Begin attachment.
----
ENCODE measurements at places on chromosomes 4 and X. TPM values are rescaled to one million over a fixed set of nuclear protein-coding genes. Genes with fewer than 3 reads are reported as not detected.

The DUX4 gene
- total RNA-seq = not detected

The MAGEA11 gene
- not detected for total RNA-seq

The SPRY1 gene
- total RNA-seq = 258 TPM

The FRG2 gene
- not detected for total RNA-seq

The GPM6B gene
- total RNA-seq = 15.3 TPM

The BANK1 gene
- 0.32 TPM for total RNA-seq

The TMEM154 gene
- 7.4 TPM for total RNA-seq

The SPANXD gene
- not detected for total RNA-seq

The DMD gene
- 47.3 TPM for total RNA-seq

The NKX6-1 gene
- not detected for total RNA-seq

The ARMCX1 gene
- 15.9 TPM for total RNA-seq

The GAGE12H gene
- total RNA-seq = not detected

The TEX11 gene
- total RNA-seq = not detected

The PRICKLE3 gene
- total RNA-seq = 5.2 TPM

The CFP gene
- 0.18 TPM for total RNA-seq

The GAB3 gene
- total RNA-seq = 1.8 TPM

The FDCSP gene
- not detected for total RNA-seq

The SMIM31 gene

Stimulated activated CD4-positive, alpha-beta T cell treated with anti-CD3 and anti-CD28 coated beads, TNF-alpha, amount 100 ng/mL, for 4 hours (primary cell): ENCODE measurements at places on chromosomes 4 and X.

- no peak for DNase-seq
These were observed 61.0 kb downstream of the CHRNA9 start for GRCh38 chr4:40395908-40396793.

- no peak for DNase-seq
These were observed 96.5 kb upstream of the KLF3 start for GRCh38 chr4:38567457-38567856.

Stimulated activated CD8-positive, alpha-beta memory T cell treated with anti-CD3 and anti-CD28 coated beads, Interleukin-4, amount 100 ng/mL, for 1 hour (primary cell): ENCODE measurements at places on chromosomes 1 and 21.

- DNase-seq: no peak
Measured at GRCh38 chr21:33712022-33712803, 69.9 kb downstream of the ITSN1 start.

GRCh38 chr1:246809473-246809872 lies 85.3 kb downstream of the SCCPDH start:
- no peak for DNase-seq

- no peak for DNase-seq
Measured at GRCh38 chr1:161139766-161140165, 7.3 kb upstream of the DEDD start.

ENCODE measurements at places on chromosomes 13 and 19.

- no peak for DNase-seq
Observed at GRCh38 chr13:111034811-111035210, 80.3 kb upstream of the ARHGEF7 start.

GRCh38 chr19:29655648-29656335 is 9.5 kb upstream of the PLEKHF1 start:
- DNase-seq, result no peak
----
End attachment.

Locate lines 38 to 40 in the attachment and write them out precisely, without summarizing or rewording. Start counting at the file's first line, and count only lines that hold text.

- no peak for DNase-seq
These were observed 61.0 kb downstream of the CHRNA9 start for GRCh38 chr4:40395908-40396793.

- no peak for DNase-seq